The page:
Lakshmi-Narayan Temple:- Another name for the temple is Birla Mandir. This Hindu building dedicated to the goddess of prosperity Lakshmi and one of the forms of manifestation of Vishnu - Narayan, was erected in the 1933-1939s. The rich Birla family financed the construction - they were industrialists and philanthropists. The decoration of the building - white and pink Nagar style marble - is the work of more than a hundred stone carvers. Masters in these original reliefs depicted events from Hindu legends. The height of the highest multi-colored dome in the temple is forty-eight meters. Interior - colorful frescoes and marble figures. Around the temple, there is a beautiful garden with an area of ??more than three hectares, in which there are a fountain and a cascading waterfall.
The temple was opened by Mahatma Gandhi himself, who first made a demand for free access to him by representatives of all faiths and any caste.
Akshardham Temple Complex: - Akshardham is the largest Hindu temple on the planet, covering an area of ??approximately 0.42 square meters. He was listed in the Guinness Book of Records. The complex houses the temple building, which has a skillful carving decoration on the outside, as well as high-tech displays, a cinema, a musical fountain, gardens, and restaurants.
The temple complex was erected for five years - from 2000 to 2005. The work involved seven thousand craftsmen from all over the state. The temple’s construction is forty-two meters high, ninety-four wide, and one hundred and six long. The temple has nine domes, two hundred thirty-four columns, and approximately 20 thousand figures.
Foods in Delhi:-
The capital has always been not only a center of attraction for residents of other regions of the country but also a point of intersection of trade routes, therefore, its culture was influenced by the culture of different peoples of India and foreign habits.
You can eat in Delhi everywhere: carts with street food, home cafes and expensive restaurants are at every step. The runaway price is also incredible: from a few rupees in a diner to a couple of thousand - in a fashionable place.
The basis of local cuisine is rice, vegetables, beans, fruits, and milk. And, of course, spices. Many Indians are vegetarians, but this does not mean that they do not eat meat in Delhi. Lamb, bird, and goat are often found here. Pork is served very rarely, and beef is not cooked at all, since the cow is a sacred animal of Hindus, and Muslims do not eat pork.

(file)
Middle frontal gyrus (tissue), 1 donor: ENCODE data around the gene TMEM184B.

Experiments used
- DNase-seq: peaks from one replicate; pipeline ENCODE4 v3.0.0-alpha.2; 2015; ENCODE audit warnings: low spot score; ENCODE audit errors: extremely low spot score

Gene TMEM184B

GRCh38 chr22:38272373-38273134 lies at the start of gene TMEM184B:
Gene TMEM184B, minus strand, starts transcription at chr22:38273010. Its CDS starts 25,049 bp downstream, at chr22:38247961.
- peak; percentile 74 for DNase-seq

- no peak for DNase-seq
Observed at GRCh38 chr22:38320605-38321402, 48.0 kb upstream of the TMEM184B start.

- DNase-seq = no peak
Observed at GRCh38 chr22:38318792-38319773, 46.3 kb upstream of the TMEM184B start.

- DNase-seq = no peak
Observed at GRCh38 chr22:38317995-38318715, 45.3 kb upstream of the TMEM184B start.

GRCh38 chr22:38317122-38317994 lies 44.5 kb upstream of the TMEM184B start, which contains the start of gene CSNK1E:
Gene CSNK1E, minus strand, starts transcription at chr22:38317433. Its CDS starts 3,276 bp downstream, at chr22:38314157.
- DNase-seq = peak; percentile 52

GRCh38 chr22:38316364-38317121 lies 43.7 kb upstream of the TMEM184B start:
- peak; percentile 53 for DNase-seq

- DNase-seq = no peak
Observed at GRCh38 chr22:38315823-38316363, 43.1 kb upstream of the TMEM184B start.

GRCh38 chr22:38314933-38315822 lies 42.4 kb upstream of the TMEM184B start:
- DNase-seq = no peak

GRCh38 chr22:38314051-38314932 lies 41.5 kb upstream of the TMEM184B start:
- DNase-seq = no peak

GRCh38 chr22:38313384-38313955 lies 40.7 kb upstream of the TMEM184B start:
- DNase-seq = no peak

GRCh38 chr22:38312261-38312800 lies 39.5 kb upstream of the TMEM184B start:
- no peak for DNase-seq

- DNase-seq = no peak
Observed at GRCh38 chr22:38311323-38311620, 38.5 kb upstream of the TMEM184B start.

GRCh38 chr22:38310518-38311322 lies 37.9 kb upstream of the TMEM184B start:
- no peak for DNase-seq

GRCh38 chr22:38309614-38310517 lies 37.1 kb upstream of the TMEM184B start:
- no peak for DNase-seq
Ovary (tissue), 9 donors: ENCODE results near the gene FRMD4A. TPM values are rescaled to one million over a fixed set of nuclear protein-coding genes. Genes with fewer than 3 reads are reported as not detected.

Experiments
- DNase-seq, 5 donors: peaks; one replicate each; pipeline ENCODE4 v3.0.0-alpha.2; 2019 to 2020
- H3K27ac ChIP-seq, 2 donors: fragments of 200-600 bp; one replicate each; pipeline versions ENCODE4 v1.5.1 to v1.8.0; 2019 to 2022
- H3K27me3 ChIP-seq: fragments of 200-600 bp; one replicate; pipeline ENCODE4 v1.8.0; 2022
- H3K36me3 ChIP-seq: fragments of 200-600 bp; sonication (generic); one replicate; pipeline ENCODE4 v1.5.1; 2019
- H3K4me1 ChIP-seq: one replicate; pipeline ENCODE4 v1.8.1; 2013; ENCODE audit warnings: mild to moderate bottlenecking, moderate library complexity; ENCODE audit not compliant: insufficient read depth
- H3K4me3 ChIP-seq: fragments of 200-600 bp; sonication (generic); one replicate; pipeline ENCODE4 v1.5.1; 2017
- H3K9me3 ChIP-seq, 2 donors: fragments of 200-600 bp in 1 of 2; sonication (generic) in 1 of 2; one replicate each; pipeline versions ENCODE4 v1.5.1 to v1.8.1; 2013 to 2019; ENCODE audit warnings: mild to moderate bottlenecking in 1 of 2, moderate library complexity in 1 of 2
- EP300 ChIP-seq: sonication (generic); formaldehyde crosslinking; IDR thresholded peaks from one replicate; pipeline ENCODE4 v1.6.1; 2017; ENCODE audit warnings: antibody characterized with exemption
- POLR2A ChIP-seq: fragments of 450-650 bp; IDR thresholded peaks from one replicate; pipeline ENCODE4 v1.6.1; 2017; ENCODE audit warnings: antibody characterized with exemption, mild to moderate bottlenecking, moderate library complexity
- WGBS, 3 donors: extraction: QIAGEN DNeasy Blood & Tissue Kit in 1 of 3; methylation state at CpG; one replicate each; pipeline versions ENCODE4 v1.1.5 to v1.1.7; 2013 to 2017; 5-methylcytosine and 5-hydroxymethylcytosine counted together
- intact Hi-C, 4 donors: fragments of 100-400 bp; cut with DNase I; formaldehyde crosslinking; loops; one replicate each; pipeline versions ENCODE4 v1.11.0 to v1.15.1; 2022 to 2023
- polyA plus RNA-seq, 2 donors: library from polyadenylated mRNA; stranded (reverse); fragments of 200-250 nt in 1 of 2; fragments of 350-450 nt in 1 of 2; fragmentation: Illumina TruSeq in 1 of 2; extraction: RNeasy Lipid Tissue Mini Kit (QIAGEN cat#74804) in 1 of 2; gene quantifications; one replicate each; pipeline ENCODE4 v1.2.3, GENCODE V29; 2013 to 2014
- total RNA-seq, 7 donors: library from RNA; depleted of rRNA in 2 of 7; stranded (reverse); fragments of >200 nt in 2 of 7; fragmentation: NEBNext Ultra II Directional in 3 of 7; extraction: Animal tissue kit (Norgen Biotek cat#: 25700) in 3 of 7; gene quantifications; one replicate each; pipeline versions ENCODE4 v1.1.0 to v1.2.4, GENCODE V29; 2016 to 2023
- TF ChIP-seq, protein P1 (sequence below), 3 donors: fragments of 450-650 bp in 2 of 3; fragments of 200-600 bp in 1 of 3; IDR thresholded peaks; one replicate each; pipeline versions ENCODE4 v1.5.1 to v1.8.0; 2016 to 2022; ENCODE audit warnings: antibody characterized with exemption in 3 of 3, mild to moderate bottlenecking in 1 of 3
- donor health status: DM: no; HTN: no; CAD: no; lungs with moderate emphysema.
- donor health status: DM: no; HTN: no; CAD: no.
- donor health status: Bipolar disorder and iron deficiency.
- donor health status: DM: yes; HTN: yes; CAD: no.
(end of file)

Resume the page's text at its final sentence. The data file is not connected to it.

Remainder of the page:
Shopping in Delhi:-
In any of Delhi's many markets, you can buy anything you want. But most often tourists choose clothes: bright saris, light harem pants, thin shirts, Kashmiri shawls from pashmina, silk dresses and silk in a cut. Highly appreciated Rajasthan cotton, juicy in color, with a spectacular pattern, and a mixture of silk and cotton - “Khimar”. Handmade carpets embroidered with gold and semiprecious stones look luxurious. Needleworkers will appreciate sets for embroidery: threads, stones, beads, sequins, lace.
In Delhi, it is impossible to get past Ayurvedic preparations and oils, cosmetics and henna, spices and so-called “masala” (mixtures that enhance the taste of dishes), Indian sweets, tea, and coffee. The interior decoration will be wooden or stone figures of Indian gods, elephants, etc.
A great gift for loved ones is jewelry made of quality silver or local bright yellow gold, which, alas, often contains impurities. Products in the style of Bidri are very beautiful, as they call the pattern of silver wire on dark metal. In this technique, bracelets, earrings, pendants, as well as decorative dishes and figurines are made. The old city is famous for its bazaars, the most popular is the Chandi Chowk market.
Best Time to Visit Delhi:-
Delhi has a pronounced continental climate with hot, almost 6-month summers, short warm winters and monsoon seasons between them. Rains pour heavily from July to September, the rest of the year there are almost none, and by the winter they completely stop. There is never frost and snow, but in the New Year period, a warm jacket and jacket may be required. It is best to come to the capital in March, April, and October when the weather is pleasant, sunny, dry, but not stuffy.
How to Reach Delhi:-
By Air: International Airport. Indira Gandhi International Airport
By Road: Cabs and Taxis are the most convenient mode of transport, especially if you arrive late at night.
By Train: There are two railway stations in Delhi. Old Delhi and New Delhi Railway Station.
By Public Transport: Delhi and NCR are well connected with public buses and Metro as well, in which Metro would be the good option to safe, cheap and fast travel.